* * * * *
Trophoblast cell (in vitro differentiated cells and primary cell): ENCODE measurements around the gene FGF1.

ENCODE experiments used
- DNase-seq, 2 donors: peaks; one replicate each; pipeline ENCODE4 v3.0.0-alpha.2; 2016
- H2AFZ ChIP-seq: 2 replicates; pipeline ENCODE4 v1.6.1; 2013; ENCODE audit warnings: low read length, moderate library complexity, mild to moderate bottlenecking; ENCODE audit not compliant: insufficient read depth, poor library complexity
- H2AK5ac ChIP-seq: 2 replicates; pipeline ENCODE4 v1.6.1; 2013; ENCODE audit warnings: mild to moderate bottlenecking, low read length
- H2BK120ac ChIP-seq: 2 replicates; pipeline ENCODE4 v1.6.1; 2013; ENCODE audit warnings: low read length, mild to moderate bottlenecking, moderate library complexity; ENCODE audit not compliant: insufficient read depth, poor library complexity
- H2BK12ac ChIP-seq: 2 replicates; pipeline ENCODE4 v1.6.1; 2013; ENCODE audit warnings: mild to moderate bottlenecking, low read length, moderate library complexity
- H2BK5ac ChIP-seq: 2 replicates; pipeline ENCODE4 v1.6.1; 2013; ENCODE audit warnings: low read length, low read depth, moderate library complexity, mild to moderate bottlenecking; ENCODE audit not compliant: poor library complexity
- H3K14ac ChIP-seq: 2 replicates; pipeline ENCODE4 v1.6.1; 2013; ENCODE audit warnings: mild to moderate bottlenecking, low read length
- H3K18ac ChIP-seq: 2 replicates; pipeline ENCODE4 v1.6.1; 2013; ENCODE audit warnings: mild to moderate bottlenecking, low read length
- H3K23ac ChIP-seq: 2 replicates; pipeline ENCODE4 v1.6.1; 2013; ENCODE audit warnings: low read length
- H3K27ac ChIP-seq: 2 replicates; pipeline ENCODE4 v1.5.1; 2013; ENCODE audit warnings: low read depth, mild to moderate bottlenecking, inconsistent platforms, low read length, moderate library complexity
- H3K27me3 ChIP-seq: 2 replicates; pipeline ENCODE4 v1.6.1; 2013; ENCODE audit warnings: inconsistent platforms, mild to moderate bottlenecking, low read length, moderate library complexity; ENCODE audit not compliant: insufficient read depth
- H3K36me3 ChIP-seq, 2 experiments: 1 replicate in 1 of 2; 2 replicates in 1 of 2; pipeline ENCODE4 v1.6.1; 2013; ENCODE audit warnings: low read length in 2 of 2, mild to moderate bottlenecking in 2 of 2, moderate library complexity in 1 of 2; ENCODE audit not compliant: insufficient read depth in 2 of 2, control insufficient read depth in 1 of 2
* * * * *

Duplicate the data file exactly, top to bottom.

Trophoblast cell (in vitro differentiated cells and primary cell): ENCODE measurements around the gene FGF1.

ENCODE experiments used
- DNase-seq, 2 donors: peaks; one replicate each; pipeline ENCODE4 v3.0.0-alpha.2; 2016
- H2AFZ ChIP-seq: 2 replicates; pipeline ENCODE4 v1.6.1; 2013; ENCODE audit warnings: low read length, moderate library complexity, mild to moderate bottlenecking; ENCODE audit not compliant: insufficient read depth, poor library complexity
- H2AK5ac ChIP-seq: 2 replicates; pipeline ENCODE4 v1.6.1; 2013; ENCODE audit warnings: mild to moderate bottlenecking, low read length
- H2BK120ac ChIP-seq: 2 replicates; pipeline ENCODE4 v1.6.1; 2013; ENCODE audit warnings: low read length, mild to moderate bottlenecking, moderate library complexity; ENCODE audit not compliant: insufficient read depth, poor library complexity
- H2BK12ac ChIP-seq: 2 replicates; pipeline ENCODE4 v1.6.1; 2013; ENCODE audit warnings: mild to moderate bottlenecking, low read length, moderate library complexity
- H2BK5ac ChIP-seq: 2 replicates; pipeline ENCODE4 v1.6.1; 2013; ENCODE audit warnings: low read length, low read depth, moderate library complexity, mild to moderate bottlenecking; ENCODE audit not compliant: poor library complexity
- H3K14ac ChIP-seq: 2 replicates; pipeline ENCODE4 v1.6.1; 2013; ENCODE audit warnings: mild to moderate bottlenecking, low read length
- H3K18ac ChIP-seq: 2 replicates; pipeline ENCODE4 v1.6.1; 2013; ENCODE audit warnings: mild to moderate bottlenecking, low read length
- H3K23ac ChIP-seq: 2 replicates; pipeline ENCODE4 v1.6.1; 2013; ENCODE audit warnings: low read length
- H3K27ac ChIP-seq: 2 replicates; pipeline ENCODE4 v1.5.1; 2013; ENCODE audit warnings: low read depth, mild to moderate bottlenecking, inconsistent platforms, low read length, moderate library complexity
- H3K27me3 ChIP-seq: 2 replicates; pipeline ENCODE4 v1.6.1; 2013; ENCODE audit warnings: inconsistent platforms, mild to moderate bottlenecking, low read length, moderate library complexity; ENCODE audit not compliant: insufficient read depth
- H3K36me3 ChIP-seq, 2 experiments: 1 replicate in 1 of 2; 2 replicates in 1 of 2; pipeline ENCODE4 v1.6.1; 2013; ENCODE audit warnings: low read length in 2 of 2, mild to moderate bottlenecking in 2 of 2, moderate library complexity in 1 of 2; ENCODE audit not compliant: insufficient read depth in 2 of 2, control insufficient read depth in 1 of 2